In the field of theater and the arts, sometimes the only way to get work is to make the work yourself. We are basically selling ourselves and the process of creating your own work is an experience that is priceless. It is important to be a creator of art. Art that is your own and original because you have the ability to share your unique perspective and how you see and experience the world. I had the privilege of seeing Lina Alfinito’s one woman show, Confessions of the World’s Worst Missionary, at the Hollywood Fringe Festival (HFF). To be able to listen to her story and get a glimpse of her experiences was so incredibly raw and passionate that it moved me to tears. If Ms. Alfinito didn’t take the time and the risk of  creating this show, audience members at HFF wouldn’t have had the same experience I did. I wouldn’t have known, in the same amount of detail that this show provided, about the issues that are still prevalent in South Africa. There will always be a need for storytelling and it is important that we as students start telling our stories. Good stories. We have the power to move, inspire, or give some amount of clarity to just one person.

Although the desire may be, at first, to have an outlet for one’s creativity, the long term dream is to turn your hobby into your career. And why can’t you? There are thousands of people doing just that, some even coming from right where you are. APU. Check back later to read alumni interviews and success stories.

Check out more info at: http://blog.entrepreneurthearts.com/

Taylor Wesselman is the 2012 Production Intern. He enjoys writing musicals in the shower, long walks at Disneyland and his favorite vegetable is pizza. When not interning, he spends his time trying to find his shadow.

An Unexpected Surprise: My Sydney Fringe Experience

After glancing through the Sydney Fringe Festival catalogue, my friend decided that Courtesan Remixed, After La Dame Aux Camelias was going to be my introduction into this wonderful world. I did not know quite what to expect until we pulled up to the door of the building. See, I thought we were headed to a night of classy theatre, like the Sydney Theatre Company to see a professional show. Alas, this being a fringe show, my thoughts of what the evening would look like were shattered quite quickly.

This show was not in some fancy thousand seater, three tiered, red curtain auditorium, but on the fifth floor of a very well used industry building decorated with artistic graffiti complete with a tiny dungeon-like elevator. After following some people through a few hallways and outdoor walkways, we finally arrived at the small studio in which the show would take place. A sheer curtain, as to designate the performance space from the waiting lounge area, divided this one room flat. By this point, I may have been freaking out a little bit, but had faith that everything would soon make sense.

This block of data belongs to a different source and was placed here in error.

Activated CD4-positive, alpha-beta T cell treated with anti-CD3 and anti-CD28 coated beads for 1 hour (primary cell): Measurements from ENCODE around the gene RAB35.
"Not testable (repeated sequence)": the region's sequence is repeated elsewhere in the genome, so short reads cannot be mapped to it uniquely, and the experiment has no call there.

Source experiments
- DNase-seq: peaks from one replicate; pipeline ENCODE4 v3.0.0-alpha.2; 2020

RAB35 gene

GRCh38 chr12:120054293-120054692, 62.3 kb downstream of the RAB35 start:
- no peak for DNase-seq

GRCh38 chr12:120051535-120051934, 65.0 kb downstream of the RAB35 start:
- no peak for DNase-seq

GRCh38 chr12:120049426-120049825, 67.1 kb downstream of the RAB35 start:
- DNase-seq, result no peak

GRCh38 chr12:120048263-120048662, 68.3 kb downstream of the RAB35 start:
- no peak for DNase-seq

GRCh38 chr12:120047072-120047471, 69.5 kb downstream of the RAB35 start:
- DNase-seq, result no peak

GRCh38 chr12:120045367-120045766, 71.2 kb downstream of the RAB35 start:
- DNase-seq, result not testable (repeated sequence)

The curtain was lifted after everyone has arrived and the show was to begin. Bridgid Dolan began with a description of her show, her inspiration La Dame Aux Camelias a French play about Marguerite Duplessis Gautier, and a glass of wine! From that moment on, what was not to love? Brigid took this opportunity to highlight her variety of talents including fire performance, belly dancing, acrobatics, glass walking and love for visual effects. This one-woman one act portrayed the life of the French courtesan while demonstrating and showcasing the actor’s many talents.

After leaving the studio pleasantly surprised, and more relaxed having, I survived my first fringe. These types of shows allow artists to let out their passions and share their love of theatre with other passionate and talented people. Fringe creates community and sparks new works safely netted in a creative environment. It allows for producers, writers, designers, actors and the like to collaborate all within two to six weeks and create inspiration. Without passion, creative genius, community and drive these shows would no be possible. This one show helped me see the beauty in art for arts sake- and I love that!

Anna Hodgson is the 2012 Communication Intern. When not communicating, she is either managing the stage, dreaming up movement and images for direction, organizing dusty props or making messes in her kitchen baking delicious goodies.

Top 10 Fringey Facts, Part Two

  1. Use all resources to advertise! Word of mouth is your friend! You want an audience! You want there to be an overflow for tickets but that won’t happen if you don’t get your show out there and on everyone’s lips. Take advantage of everything (production interns/Facebook/YouTube/twitter/posters/family/friends etc)
  2. Organization and Discipline. Don’t let deadlines pile up. Have discipline to get done what needs to get done. Keep records, file everything so that you can track your process and can go back and find anything at any time.
  3. Don’t waste any one’s time. Always have a tight schedule to follow for maximum efficiency. Have a set schedule for your rehearsals, your production meetings, and script/show deadlines. Never have down time, always put your team and cast first.
  4. Your work is never done till the show is over! Just because the script is done, the show is blocked, and your show is flowing well, never stop working on it. There are always improvements.
  5. Take a breath every once and awhile. Never stress, this is a fun experience! Being a producer is hard work but remember that your only human. We all need to rest and breathe. If you don’t set aside time to relax and take a break, your show will suffer.

More Tips for putting on a Fringe show from the audience perspective.

Taylor Wesselman is the 2012 Production Intern. He enjoys writing musicals in the shower, long walks at Disneyland and his favorite vegetable is pizza. When not interning, he spends his time trying to find his shadow.